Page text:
The outgoing Vice Chancellor of Oxford University has said it is “unfortunate” that some students “claim a right not to be offended”.
In an interview with student newspaper Cherwell, Dame Louise Richardson, who has served as Vice Chancellor since 2016, said that “there is a view amongst some students – and it’s not all students – there is a right not to be offended”.
“I think that’s unfortunate. I’d like to persuade them that that’s not a healthy approach to take,” she added.
She said that Oxford was “pretty robust” on freedom of speech.
“We both know that the press – or some parts of the press – likes to use the issue of freedom of speech as a stick with which to beat certain universities,” she said.
“But I think we’re pretty robust on the issue, even if not every student or every staff member would agree with me precisely on where to draw the lines. My own view is that all legal speech should be welcomed at universities.”
Dame Louise has previously told students that they must be prepared to “hear the other side” of arguments and that “they should, through reasoned debate, seek to change the other’s mind and above all, be open to having their own mind changed too”.
In the interview, she also reflected on the idea of removing statues because of their history, giving the example of her own view of Oliver Cromwell during her upbringing in Ireland.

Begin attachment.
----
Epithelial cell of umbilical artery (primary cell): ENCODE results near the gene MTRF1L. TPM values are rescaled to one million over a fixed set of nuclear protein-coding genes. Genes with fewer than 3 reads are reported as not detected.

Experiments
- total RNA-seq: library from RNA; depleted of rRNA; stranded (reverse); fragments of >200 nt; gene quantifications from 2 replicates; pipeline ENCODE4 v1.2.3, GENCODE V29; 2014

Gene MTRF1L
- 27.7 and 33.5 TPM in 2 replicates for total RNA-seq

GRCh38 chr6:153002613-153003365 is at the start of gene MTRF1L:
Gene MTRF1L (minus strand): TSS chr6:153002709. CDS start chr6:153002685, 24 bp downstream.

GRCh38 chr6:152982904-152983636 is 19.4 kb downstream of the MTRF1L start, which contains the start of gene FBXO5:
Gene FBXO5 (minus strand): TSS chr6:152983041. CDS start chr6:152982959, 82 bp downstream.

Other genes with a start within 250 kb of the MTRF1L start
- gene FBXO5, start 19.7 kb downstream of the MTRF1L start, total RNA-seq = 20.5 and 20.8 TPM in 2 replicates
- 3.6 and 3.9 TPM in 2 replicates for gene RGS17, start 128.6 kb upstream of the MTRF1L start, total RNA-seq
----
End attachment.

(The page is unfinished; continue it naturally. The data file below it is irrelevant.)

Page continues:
“When I was growing up Oliver Cromwell was the devil incarnate. He was to me what Voldemort was to my kids,” she said.
“Then growing up, going to London, and seeing this big statue outside the House of Commons and going to see who it was. And I thought: ‘Oh my gosh, that’s Cromwell. Well, isn’t that fascinating? Here we are, a few hundred miles away, and this man who I was brought up to see as an evil butcher has been lionised’.”
She said that it “never occurred to me that his statue should be ripped down because he did terrible things in Ireland” and that historical figures could not be judged by the moral values of the present day.
Elsewhere in the interview, Dame Louise also reflected on criticisms that privately educated pupils now find it harder to get into Oxbridge, describing this idea as a “distraction”.
She said that seven years ago Oxford was being criticised in the press “constantly for being inaccessible to poor kids”.
“Now, we’re getting criticism for the fact that it’s harder – it is alleged to be harder – for privately educated kids to get in. And so yes, I think those criticisms are a distraction,” she said, adding that describing prospective candidates in these terms made it “much harder for us to recruit the very best kids from every part of the country, irrespective of their background”.